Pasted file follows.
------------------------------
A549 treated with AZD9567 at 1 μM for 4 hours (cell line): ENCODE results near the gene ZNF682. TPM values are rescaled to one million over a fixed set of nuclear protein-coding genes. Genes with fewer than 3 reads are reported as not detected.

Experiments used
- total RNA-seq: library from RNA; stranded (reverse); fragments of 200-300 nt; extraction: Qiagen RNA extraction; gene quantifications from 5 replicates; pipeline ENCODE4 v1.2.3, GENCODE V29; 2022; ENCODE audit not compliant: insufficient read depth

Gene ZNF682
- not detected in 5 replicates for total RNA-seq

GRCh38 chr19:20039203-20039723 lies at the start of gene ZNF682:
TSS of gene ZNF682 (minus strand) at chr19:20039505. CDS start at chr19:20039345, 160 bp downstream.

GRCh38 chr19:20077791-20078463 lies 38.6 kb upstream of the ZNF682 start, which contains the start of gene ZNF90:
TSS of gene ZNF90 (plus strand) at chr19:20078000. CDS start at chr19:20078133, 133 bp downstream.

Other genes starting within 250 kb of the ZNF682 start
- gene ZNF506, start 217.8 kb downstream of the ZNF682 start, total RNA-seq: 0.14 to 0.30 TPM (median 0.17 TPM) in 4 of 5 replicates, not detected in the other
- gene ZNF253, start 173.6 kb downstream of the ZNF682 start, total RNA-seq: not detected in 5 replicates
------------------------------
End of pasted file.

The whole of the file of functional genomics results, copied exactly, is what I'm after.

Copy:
A549 treated with AZD9567 at 1 μM for 4 hours (cell line): ENCODE results near the gene ZNF682. TPM values are rescaled to one million over a fixed set of nuclear protein-coding genes. Genes with fewer than 3 reads are reported as not detected.

Experiments used
- total RNA-seq: library from RNA; stranded (reverse); fragments of 200-300 nt; extraction: Qiagen RNA extraction; gene quantifications from 5 replicates; pipeline ENCODE4 v1.2.3, GENCODE V29; 2022; ENCODE audit not compliant: insufficient read depth

Gene ZNF682
- not detected in 5 replicates for total RNA-seq

GRCh38 chr19:20039203-20039723 lies at the start of gene ZNF682:
TSS of gene ZNF682 (minus strand) at chr19:20039505. CDS start at chr19:20039345, 160 bp downstream.

GRCh38 chr19:20077791-20078463 lies 38.6 kb upstream of the ZNF682 start, which contains the start of gene ZNF90:
TSS of gene ZNF90 (plus strand) at chr19:20078000. CDS start at chr19:20078133, 133 bp downstream.

Other genes starting within 250 kb of the ZNF682 start
- gene ZNF506, start 217.8 kb downstream of the ZNF682 start, total RNA-seq: 0.14 to 0.30 TPM (median 0.17 TPM) in 4 of 5 replicates, not detected in the other
- gene ZNF253, start 173.6 kb downstream of the ZNF682 start, total RNA-seq: not detected in 5 replicates